Crucially, the plan also includes participation from non-OPEC members. Exactly what this entails is unknown beyond a vague statement that non-OPEC members are expected to reduce production by some 600 kb/d, with Russia decreasing by 300 kb/d (‘conditional to technical ability’, of course). These cuts are non-binding, and again, the harder part after herding the cats together to agree is actually implementing the plan. OPEC’s talks with non-OPEC producers continues on December 9, and meeting again next May to monitor progress. Analysts at Deutsche Bank said the deal isn’t enough to change the oil market outlook. The bank is skeptical that the full reduction will be realized, especially from non-OPEC countries. Analysts said oil traders would watch the agreement warily in the coming weeks.
Rising oil prices in the wake of OPEC’s production cut could hit demand from Asia’s emerging energy consumers, where weakening currencies have already led to higher prices. Since oil is priced in dollars, it makes crude more expensive in local currencies that have weakened against the greenback. China and India, the world’s second- and third-largest oil consumers after the U.S., have each seen declines in their currencies versus the U.S. dollar in recent weeks. However the beleaguered Asian oil industry could benefit from OPEC’s decision to cut production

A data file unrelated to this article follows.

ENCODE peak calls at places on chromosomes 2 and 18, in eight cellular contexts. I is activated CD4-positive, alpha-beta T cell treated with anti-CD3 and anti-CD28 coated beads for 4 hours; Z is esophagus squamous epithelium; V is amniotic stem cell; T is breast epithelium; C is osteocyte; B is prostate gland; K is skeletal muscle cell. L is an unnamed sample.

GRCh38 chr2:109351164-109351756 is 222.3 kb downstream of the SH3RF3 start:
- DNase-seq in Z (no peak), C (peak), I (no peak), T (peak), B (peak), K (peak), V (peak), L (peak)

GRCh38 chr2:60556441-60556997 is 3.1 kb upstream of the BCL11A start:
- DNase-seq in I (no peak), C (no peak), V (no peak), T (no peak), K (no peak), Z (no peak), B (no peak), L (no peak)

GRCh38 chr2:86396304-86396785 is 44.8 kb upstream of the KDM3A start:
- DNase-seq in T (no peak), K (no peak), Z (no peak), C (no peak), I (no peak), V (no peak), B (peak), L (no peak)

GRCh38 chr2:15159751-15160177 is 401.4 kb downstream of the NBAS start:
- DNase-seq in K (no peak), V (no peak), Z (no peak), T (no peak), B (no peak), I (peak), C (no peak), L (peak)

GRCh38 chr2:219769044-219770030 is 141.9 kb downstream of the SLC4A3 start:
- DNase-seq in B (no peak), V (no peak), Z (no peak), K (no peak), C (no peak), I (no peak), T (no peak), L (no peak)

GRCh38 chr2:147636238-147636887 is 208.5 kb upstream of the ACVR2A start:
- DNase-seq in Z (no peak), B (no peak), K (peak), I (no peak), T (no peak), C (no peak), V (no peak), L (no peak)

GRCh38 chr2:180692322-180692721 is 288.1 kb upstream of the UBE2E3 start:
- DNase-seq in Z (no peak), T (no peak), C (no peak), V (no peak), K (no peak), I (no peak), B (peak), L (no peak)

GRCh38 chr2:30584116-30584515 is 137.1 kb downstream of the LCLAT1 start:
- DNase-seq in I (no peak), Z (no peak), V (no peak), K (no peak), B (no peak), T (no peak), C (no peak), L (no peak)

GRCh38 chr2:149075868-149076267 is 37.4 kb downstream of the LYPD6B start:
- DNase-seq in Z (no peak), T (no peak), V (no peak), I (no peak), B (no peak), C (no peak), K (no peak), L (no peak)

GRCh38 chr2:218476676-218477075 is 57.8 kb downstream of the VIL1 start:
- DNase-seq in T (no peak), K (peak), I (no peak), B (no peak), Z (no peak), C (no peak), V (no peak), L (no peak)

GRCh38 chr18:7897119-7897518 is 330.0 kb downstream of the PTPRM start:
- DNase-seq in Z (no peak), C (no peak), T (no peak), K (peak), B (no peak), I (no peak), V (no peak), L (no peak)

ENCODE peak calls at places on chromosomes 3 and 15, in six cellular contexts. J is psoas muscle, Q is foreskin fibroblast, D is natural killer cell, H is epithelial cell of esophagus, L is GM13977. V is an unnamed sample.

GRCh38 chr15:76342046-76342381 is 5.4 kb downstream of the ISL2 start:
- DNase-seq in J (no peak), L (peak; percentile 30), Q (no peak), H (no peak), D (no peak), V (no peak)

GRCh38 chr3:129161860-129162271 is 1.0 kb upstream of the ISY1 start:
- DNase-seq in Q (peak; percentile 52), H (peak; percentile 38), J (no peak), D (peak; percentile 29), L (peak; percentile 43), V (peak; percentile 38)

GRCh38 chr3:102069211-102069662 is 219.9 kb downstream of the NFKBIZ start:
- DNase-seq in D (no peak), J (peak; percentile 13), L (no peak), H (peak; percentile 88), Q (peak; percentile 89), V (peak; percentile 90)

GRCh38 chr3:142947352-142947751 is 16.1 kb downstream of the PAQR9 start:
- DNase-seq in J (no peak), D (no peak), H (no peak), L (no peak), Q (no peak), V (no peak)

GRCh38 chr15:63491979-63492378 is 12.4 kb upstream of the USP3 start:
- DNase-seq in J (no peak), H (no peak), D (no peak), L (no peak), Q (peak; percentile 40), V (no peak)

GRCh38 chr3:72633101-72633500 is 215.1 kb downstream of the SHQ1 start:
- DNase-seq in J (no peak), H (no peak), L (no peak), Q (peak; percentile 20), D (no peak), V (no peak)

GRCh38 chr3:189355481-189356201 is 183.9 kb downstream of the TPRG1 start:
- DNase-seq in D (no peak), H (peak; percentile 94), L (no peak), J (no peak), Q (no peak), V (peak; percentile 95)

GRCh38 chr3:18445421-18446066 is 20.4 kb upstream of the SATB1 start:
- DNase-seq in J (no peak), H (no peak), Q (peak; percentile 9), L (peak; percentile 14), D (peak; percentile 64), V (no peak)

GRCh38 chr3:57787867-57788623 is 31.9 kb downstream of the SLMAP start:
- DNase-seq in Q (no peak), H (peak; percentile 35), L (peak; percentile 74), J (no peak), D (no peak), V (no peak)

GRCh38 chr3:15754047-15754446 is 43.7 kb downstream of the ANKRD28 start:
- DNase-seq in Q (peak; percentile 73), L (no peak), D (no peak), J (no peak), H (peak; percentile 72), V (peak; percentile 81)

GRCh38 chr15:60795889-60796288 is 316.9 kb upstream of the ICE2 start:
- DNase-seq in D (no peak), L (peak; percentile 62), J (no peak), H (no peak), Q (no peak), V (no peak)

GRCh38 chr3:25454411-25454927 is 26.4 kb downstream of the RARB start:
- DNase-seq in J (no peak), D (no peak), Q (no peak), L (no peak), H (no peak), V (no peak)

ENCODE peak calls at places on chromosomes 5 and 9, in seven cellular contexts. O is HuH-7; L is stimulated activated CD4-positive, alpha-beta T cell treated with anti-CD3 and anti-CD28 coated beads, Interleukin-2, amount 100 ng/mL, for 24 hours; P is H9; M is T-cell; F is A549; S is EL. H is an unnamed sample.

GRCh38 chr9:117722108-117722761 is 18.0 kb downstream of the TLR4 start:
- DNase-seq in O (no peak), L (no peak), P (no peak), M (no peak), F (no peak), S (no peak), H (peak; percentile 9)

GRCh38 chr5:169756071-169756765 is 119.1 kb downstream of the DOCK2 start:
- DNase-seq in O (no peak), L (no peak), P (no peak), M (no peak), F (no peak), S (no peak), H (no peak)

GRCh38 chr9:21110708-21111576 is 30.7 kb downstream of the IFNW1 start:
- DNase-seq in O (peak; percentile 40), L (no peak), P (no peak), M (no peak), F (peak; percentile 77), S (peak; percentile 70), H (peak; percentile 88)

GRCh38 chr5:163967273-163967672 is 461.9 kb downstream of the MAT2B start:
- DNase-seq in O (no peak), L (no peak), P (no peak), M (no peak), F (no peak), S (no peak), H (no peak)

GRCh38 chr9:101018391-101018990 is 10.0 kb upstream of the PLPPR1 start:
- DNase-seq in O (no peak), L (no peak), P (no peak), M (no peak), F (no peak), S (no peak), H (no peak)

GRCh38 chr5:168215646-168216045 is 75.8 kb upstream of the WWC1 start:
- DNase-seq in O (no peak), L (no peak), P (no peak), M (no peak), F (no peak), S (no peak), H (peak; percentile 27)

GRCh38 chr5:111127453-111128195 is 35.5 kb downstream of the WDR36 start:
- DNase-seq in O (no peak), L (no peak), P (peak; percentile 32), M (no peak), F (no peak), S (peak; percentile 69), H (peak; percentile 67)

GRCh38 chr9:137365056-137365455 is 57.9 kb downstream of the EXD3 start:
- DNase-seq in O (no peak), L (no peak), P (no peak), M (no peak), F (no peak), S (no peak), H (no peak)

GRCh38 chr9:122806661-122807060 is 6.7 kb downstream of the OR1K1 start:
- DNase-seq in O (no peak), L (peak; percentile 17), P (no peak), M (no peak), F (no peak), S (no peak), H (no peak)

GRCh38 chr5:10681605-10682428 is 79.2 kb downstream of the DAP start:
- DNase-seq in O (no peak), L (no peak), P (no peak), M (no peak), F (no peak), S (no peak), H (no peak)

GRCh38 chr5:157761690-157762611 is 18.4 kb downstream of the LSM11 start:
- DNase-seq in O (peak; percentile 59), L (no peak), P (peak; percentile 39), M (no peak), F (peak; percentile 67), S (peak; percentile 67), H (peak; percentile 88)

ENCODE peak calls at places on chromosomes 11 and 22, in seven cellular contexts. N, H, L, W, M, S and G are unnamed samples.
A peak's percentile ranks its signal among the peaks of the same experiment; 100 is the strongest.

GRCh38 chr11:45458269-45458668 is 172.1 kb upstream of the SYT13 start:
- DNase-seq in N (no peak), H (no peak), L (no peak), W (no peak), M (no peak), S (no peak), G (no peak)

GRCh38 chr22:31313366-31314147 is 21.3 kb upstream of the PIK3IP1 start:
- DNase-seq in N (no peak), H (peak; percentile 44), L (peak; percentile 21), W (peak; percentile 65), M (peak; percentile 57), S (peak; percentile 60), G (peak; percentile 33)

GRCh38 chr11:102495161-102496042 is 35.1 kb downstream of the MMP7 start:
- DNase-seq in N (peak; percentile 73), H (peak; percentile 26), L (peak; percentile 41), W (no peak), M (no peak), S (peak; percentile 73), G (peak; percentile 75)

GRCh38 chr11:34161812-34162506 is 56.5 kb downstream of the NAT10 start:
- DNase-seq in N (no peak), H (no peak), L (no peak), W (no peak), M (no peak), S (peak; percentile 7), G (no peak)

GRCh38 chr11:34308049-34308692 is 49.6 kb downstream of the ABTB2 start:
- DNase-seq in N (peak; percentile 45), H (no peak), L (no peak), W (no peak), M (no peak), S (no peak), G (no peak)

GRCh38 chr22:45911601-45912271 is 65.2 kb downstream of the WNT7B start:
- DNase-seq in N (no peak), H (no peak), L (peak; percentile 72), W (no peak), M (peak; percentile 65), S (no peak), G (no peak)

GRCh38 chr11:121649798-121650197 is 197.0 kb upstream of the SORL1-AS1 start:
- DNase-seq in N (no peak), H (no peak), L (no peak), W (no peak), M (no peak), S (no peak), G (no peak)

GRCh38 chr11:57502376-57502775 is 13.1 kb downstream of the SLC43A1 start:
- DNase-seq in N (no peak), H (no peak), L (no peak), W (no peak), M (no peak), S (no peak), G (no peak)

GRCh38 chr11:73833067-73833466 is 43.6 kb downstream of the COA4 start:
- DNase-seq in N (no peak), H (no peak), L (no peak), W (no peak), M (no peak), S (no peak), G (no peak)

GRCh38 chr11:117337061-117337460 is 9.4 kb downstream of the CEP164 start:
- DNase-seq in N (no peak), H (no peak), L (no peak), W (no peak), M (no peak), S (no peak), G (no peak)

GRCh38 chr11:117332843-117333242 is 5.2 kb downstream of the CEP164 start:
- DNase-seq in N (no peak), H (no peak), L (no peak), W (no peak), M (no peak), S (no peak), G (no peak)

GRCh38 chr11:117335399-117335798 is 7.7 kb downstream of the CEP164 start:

But we are certainly in more positive territory than we were yesterday. OPEC has agreed to a supply freeze. Most would have dismissed this as a Yeti sighting, but it actually has happened. The nuts and bolts of enforcing it will now begin, and there are plenty of ways this house of cards could tumble down, but as it stands now, 2017 looks to be a better year for oil than 2016. Which can only be a good thing for you and me.
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Headline crude prices for the week beginning 14 October 2019 – Brent: US$59/b; WTI: US$53/b
Headlines of the week